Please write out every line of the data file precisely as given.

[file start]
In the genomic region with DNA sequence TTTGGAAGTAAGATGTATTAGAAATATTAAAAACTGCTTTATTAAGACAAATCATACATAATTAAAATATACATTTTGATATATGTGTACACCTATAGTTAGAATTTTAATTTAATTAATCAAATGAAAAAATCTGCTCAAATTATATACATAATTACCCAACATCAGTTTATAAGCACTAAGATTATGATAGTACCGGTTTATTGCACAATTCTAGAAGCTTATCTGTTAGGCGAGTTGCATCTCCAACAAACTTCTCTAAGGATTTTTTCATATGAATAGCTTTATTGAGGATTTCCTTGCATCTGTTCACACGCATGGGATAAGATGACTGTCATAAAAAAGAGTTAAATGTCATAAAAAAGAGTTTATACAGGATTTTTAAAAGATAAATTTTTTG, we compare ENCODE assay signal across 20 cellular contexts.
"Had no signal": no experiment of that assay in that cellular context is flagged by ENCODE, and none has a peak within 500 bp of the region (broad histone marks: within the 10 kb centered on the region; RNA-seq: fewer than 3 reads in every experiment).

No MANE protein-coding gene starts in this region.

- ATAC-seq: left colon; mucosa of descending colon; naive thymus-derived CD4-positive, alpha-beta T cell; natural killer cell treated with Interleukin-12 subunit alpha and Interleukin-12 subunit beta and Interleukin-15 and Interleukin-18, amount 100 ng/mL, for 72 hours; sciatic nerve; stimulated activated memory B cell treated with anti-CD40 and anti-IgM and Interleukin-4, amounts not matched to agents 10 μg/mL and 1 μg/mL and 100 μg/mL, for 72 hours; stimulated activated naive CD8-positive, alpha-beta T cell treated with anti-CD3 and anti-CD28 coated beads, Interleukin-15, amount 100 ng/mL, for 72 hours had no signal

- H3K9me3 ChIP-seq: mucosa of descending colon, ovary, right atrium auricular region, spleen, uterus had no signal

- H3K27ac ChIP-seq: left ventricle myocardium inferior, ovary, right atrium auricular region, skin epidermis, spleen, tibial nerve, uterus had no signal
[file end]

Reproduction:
In the genomic region with DNA sequence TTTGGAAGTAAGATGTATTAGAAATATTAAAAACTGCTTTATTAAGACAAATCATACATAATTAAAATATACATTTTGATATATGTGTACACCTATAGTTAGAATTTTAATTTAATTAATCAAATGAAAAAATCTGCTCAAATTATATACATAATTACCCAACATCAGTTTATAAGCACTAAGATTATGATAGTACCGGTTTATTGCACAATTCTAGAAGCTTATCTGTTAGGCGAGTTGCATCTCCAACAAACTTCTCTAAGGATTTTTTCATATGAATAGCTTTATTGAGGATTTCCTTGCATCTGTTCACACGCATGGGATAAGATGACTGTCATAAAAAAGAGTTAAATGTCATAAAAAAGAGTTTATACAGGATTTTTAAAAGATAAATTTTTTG, we compare ENCODE assay signal across 20 cellular contexts.
"Had no signal": no experiment of that assay in that cellular context is flagged by ENCODE, and none has a peak within 500 bp of the region (broad histone marks: within the 10 kb centered on the region; RNA-seq: fewer than 3 reads in every experiment).

No MANE protein-coding gene starts in this region.

- ATAC-seq: left colon; mucosa of descending colon; naive thymus-derived CD4-positive, alpha-beta T cell; natural killer cell treated with Interleukin-12 subunit alpha and Interleukin-12 subunit beta and Interleukin-15 and Interleukin-18, amount 100 ng/mL, for 72 hours; sciatic nerve; stimulated activated memory B cell treated with anti-CD40 and anti-IgM and Interleukin-4, amounts not matched to agents 10 μg/mL and 1 μg/mL and 100 μg/mL, for 72 hours; stimulated activated naive CD8-positive, alpha-beta T cell treated with anti-CD3 and anti-CD28 coated beads, Interleukin-15, amount 100 ng/mL, for 72 hours had no signal

- H3K9me3 ChIP-seq: mucosa of descending colon, ovary, right atrium auricular region, spleen, uterus had no signal

- H3K27ac ChIP-seq: left ventricle myocardium inferior, ovary, right atrium auricular region, skin epidermis, spleen, tibial nerve, uterus had no signal